Exploding Parts

We or rather, I have been working on installing this CCA transmitter as a backup unit at one of our sites. It was installed as a backup at another site but was mothballed about ten years ago. Now, we need to get it running again and re-tune it. Seems like a fairly uncomplicated job.

CCA FM-5000DS transmitter, circa 1971
CCA FM-5000DS transmitter, circa 1971

Except, every time I start it, another one of these 1000 pf bypass/feed-through capacitors fails. They are located at various points around the PA enclosure and route AC voltages into and out of that enclosure.  The bypass function is needed to keep stray RF off of the control circuits. Normally, they have been failing with a medium resistance fault (40-70 ohms) to the case.  That causes the control circuit breaker to trip.

This time, however, it was on the primary for the filament transformer on the IPA tube.  Just a wee little pop, followed by some ozone smell and sans power output.  I have, thus far replaced four of these and there are seven originals still in the transmitter.

Feedthru capacitors
Feedthru capacitors

It is time to replace them all, otherwise, this rig will fail when we need it the most.  The replacement part is a Mouser 800-24437X5S0102MLF, 1000 pf 500 v made by Tusonix Electronics.

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6 thoughts on “Exploding Parts”

  1. Know what’s causing the failures? Just plain old age, or is there something a bit more sinister happening behind that door?

  2. They seem to be failing of old age. When I look at the failed units, the dielectric around the feed thru wire is all cracked and sometimes falling out.

  3. If the insulation is cracked but the feed thru wire hasn’t moved or shorted to the case, nothing disastrous will happen but they won’t bypass any RF. However, if the wire ends up moving and touching the case, that’ll certainly cause other things to fail. I agree: replace them all. Chances are, there are other old parts that will also fail, especially electrolytic caps. You can’t replace everything, otherwise you get caught in the “might as well” infinite loop.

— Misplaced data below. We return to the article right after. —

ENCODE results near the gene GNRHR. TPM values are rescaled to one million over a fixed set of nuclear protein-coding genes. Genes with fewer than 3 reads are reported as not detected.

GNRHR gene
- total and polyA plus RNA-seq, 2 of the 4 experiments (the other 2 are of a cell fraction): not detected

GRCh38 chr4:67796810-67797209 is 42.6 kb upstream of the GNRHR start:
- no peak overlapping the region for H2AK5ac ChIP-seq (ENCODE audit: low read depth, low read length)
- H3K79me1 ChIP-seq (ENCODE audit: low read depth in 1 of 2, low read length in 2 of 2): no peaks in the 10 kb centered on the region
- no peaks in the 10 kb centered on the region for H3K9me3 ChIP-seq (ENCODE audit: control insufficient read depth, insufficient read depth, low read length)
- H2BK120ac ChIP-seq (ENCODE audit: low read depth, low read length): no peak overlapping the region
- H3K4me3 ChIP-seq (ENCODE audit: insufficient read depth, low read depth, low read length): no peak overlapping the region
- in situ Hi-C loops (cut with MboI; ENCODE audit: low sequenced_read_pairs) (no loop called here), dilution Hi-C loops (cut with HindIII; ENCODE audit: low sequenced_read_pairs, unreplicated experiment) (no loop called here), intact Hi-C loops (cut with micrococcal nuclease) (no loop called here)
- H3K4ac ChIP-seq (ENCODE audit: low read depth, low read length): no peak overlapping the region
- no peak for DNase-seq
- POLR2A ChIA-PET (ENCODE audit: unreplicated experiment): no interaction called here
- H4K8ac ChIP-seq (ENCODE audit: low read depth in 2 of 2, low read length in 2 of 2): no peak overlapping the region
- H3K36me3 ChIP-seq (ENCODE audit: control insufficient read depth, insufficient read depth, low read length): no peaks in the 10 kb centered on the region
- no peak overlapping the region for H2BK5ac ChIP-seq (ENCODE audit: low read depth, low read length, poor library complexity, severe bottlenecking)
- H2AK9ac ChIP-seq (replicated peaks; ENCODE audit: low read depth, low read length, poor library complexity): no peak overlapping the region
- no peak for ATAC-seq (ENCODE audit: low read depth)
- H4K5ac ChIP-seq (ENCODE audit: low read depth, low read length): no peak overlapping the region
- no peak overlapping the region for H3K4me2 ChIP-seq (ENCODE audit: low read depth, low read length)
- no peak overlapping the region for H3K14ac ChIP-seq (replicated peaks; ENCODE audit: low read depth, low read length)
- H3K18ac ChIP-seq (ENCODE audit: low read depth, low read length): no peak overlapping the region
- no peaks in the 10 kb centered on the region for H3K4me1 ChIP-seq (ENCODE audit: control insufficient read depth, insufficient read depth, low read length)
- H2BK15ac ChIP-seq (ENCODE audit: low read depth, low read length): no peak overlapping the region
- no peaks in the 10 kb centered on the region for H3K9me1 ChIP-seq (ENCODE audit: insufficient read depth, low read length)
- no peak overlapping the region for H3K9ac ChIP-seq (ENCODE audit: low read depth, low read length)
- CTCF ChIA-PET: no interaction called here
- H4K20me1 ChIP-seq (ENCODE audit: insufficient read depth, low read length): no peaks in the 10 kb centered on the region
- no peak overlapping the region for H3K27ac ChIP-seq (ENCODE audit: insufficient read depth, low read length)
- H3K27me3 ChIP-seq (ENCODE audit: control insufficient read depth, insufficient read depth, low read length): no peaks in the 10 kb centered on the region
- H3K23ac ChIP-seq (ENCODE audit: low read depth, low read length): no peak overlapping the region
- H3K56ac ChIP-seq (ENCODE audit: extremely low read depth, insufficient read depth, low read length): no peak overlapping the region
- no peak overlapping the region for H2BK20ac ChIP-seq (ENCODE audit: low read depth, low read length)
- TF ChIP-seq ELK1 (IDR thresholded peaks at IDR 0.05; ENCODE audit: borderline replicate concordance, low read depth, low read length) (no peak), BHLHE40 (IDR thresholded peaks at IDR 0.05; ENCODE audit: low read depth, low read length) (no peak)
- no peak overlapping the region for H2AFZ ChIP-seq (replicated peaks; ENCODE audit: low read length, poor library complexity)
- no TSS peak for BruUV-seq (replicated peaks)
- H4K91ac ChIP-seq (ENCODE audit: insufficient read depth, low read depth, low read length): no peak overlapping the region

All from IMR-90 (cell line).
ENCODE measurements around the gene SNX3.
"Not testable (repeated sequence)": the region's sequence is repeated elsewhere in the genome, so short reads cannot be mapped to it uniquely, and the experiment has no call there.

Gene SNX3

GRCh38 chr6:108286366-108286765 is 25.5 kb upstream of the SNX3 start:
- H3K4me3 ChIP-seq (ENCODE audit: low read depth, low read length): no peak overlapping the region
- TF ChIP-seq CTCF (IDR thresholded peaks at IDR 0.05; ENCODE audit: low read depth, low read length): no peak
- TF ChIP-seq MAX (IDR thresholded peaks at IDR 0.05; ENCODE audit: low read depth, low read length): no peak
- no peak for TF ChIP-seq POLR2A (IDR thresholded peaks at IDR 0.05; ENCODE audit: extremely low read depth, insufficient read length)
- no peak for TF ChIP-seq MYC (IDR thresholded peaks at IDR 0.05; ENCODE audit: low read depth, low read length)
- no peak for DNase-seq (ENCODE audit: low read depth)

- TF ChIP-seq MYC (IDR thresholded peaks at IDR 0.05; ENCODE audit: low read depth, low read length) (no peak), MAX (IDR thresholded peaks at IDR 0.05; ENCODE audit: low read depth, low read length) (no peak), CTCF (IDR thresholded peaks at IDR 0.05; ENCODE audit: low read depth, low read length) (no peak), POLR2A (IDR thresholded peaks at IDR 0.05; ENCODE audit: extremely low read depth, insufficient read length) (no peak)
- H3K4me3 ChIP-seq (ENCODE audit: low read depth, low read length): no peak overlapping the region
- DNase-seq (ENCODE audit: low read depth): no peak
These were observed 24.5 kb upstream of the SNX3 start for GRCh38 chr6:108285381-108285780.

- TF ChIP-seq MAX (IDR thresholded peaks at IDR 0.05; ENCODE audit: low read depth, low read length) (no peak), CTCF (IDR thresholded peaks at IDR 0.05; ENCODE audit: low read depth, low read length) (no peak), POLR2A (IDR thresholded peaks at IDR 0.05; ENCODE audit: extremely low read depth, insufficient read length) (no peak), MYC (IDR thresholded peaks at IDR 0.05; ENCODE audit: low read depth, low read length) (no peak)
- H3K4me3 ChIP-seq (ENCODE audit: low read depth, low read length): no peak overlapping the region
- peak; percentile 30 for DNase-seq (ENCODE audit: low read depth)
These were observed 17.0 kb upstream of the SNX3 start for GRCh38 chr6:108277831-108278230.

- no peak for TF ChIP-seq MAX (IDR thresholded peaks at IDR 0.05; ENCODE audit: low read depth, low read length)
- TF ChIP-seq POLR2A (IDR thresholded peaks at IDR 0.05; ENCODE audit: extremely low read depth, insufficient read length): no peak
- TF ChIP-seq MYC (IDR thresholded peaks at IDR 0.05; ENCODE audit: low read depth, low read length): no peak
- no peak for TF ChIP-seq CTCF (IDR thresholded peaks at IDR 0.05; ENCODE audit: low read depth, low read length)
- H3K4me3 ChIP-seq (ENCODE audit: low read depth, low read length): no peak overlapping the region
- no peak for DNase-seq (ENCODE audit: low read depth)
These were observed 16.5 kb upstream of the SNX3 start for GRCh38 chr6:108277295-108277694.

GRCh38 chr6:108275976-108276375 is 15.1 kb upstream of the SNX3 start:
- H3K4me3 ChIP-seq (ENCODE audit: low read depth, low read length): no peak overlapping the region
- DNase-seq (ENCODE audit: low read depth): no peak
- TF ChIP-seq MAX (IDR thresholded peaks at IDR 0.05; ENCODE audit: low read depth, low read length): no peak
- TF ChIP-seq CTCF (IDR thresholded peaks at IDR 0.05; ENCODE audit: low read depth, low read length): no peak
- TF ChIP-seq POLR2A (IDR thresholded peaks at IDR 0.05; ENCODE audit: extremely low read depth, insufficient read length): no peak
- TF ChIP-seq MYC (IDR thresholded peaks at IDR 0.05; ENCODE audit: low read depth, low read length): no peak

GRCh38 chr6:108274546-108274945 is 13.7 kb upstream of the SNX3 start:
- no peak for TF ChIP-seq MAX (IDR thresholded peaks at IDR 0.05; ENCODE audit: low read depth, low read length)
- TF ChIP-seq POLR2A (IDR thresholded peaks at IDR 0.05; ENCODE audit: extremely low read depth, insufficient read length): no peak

I just worked on an old 16-channel audio distribution amp last week. Several of the 1% resistors measured open, and this condition changed when I unsoldered them. Rather than have an intermittent unit, I decided to replace all 96 resistors. They don’t cost much but it takes a while to do a proper job. The unit should now live another 30 years; I won’t be around by then to worry about fixing it again.

  4. Since these go into and out of the pressurized PA enclosure, the cracks fill up with dust and debris, this is what caused the medium resistance shorts. I do not know what happened to the one that blew itself in two. Since this transmitter is for backup service, it really needs to work when called on, so they all need to be replaced. As for the electrolytics, there are only a few and there are a few high voltage PS filter caps, but those all look to be in good condition. This transmitter is so simple, that once it gets fixed, it should be reliable for years to come.

  5. I remember those failing every so often when I maintained a CCA 20kW. A good lightning storm would take a few of them out, found more than one with tell-tale arc marks that explained why they were in pieces.
    The 1 ohm metering resistors were another failure point, esp. in the Ik metering circuit. Outside a few small parts those transmitters are indestructible.

  6. I have been to Killington its been 20 years I went up there from Atlanta Ga to install a DB electronic transmitter and four 4 panel antenna from Sieal but my work was cut short by driving afternoon snow storm and I missed the lift and hiked down the main slope by my self the station got in trouble up there as the antenna came apart in winds and was order to leave the top fire tower I never knew if the ever got back on the air

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